Just over one in every ten dollars spent on dealing with disasters is spent on preparing for and preventing them according to new research from the Overseas Development Institute (ODI) and the Global Facility for Disaster Reduction and Recovery.
Over the past 10 years, disasters and disaster risk has attracted much attention, with the international community experiencing some of the largest impacts ever seen (Haiti Earthquake 2010, Asian-Indian Tsunami of 2004, Cyclone Nargis in 2008). However, global commitment to supporting developing countries in managing their disaster risk has barely increased.
Despite increased rhetoric about disaster risk over recent years, financing for disaster prevention and preparedness remains depressingly low.
For a 20-year period up to 2010, the international community has committed just over US$3 trillion in international aid; during the same period it committed US$106.7 billion to disasters. Over this same 20 years, only 12.7%, just US$13.5 billion, has actually been spent on disaster prevention and preparedness, compared to US$23.3 billion on reconstruction and US$69.9 billion on disaster-related emergency response. For every US$100 spent on disasters, only US$12 is spent on preventing them in the first place.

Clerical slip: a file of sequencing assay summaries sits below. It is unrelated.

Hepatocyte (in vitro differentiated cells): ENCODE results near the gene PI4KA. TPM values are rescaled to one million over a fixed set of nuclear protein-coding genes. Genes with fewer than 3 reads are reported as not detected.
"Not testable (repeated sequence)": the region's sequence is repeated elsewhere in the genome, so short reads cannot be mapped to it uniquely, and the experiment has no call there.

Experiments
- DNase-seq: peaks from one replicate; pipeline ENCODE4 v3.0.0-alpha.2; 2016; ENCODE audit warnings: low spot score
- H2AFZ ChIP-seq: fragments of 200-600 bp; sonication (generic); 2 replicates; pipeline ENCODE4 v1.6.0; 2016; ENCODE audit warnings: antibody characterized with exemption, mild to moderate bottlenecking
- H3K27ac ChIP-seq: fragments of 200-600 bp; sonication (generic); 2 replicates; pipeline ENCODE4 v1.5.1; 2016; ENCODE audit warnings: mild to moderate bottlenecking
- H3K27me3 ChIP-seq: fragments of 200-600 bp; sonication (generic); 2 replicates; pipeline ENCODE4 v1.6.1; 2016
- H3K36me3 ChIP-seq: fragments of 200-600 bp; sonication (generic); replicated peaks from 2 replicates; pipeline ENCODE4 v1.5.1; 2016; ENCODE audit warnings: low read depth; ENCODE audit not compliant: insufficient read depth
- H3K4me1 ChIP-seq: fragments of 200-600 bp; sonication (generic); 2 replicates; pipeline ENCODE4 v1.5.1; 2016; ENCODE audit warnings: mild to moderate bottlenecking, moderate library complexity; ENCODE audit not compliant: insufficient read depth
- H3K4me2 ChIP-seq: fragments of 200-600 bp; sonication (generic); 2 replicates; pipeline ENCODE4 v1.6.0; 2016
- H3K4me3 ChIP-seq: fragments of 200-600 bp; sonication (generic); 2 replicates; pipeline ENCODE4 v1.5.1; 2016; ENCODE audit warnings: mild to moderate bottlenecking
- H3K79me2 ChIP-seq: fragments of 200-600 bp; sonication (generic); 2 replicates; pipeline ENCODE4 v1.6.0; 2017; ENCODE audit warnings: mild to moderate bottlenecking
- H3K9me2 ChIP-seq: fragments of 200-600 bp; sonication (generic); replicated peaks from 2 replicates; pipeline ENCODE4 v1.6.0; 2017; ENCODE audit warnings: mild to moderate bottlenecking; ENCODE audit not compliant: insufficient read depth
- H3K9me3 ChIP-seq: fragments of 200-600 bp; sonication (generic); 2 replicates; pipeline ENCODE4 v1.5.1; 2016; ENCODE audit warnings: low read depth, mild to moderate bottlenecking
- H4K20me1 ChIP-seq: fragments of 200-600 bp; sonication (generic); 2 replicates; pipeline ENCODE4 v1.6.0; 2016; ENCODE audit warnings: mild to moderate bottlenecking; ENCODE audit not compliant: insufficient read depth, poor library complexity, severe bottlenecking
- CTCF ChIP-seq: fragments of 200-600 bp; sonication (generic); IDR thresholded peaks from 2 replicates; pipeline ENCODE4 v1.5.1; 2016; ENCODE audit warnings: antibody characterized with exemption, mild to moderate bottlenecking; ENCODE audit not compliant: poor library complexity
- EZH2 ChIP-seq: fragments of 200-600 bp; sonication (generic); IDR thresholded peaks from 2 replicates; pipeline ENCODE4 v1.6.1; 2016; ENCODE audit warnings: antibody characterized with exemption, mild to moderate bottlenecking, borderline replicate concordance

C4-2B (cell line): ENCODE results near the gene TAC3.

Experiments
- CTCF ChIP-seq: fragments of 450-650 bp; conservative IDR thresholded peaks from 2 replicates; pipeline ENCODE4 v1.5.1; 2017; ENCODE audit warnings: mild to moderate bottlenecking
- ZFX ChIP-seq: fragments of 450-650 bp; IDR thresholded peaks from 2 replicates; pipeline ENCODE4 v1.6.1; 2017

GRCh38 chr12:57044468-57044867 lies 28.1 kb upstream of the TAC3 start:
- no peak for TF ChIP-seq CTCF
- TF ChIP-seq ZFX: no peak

The new figures also raise question marks over whether current financing is being distributed fairly. Commitments to disaster prevention and preparedness are heavily concentrated, with the top ten countries accounting for US$7.9 billion (60%) of the total (the remaining 155 countries sharing the remaining US$5.6 billion.) Most of the countries in the top ten are also middle-income countries with large economies, like China (US$1578 million received) and Indonesia (US$1439 received). In comparison, Afghanistan, Pakistan and Haiti, which are countries with a very high mortality risk from natural hazards, have only received US$22, US$161 and US$99 million respectively over 20 years.
Jan Kellett from the Climate and Environment Programme at the ODI said:
“These figures should provide plenty of reasons to stop and think about whether we are really on the right course when it comes to dealing with disasters. It seems like common sense that where possible we should be preventing disasters, not just to help save lives but also to save money.
If making disaster risk central to the development agenda beyond 2015 is to have any meaningful success beyond the merely rhetorical, then the international community needs to invest, and invest now. ”